A product to be sold commercially is built around the Raspberry Pi. There is a proprietary hardware running its own software connected to the Pi, and a GUI application runs on the Pi itself.
What licensing conditions do I have to take care about?
This blog implies that I should print "Powered by Raspberry Pi" on the packaging, but it's not clear whether it's a strict requirement or only a recommendation.
If, like Brian, you’re making a product which requires a Raspberry Pi to run, we don’t ask you to buy special permission or licenses from us to use it. All we ask is that you include the words “Powered by Raspberry Pi” somewhere on your packaging.
However, it's on a blog within the website, and is not as strictly formulated as the various lawyer-style trademarks rules.
2. Operating system
The product is planned to be shipped as described below:
- I download and write the Raspbian image to an SD card.
- I install my software on it.
- I uninstall everything which I don't need for my product, to make more space on the SD card and to make loading times shorter
- I ship clones of that SD card with my product.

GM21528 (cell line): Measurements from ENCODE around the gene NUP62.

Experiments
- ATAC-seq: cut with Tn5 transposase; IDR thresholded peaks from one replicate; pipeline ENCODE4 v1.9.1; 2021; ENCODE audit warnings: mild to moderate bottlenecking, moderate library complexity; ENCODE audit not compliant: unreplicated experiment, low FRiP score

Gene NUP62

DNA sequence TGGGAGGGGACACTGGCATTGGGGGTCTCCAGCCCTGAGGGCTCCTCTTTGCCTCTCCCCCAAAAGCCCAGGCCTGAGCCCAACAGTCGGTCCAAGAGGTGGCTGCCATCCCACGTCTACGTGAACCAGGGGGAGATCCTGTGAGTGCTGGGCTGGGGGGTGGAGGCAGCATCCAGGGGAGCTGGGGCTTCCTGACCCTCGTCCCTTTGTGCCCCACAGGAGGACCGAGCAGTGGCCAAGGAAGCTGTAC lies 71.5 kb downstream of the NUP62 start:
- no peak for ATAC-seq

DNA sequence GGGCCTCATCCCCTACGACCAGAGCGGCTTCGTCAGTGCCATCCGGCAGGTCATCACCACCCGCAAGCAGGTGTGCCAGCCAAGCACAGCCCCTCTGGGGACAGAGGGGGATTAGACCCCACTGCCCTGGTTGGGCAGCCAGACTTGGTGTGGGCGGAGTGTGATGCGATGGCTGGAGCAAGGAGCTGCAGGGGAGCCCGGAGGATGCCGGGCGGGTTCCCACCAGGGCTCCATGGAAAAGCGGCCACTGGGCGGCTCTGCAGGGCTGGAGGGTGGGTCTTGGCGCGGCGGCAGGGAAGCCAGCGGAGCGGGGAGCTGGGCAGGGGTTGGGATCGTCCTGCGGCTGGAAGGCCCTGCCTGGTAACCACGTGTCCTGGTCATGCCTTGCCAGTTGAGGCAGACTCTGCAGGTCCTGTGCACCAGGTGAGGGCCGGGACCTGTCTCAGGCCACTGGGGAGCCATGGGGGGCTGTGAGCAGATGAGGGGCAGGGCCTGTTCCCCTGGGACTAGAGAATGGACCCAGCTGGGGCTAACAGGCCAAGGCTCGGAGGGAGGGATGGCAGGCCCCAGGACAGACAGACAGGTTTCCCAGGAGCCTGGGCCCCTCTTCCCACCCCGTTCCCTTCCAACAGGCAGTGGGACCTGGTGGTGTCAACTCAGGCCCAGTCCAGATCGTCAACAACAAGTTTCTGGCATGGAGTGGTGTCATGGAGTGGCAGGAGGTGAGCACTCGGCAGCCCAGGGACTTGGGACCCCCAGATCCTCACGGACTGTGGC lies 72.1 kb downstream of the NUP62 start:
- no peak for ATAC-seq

As Raspbian is licensed with GPL, I will have to redistribute the source. Does this mean that I have to download the corresponding source from here, and either put it on the SD card, or store it myself in case someone requests it from me and the Raspbian repository is somehow off-line? Is it a problem that as I uninstalled several things from it, the source does not correspond to the binary I shipped?
If, instead of step 3, I modify the source or the makefiles to only build the necessary components, I will have to supply the source as well, especially if I modified it, and the makefiles as well, with all the help (what compiler I used with what settings) someone needs to do it by themselves?
3. Additional packages
The Raspbian images contain several non-free packages, like Java SE, Mathematica, and Wolfram. Do I have to remove all traces of them from my deployment, even if my software doesn't use any of them at all?
This question is not about
- how available is the Raspberry Pi and what technical related disadvantages does it have in a commercial product.
- how to protect the software from being copied or reverse-engineered.
These questions are already answered elsewhere, some of them being severely out of date.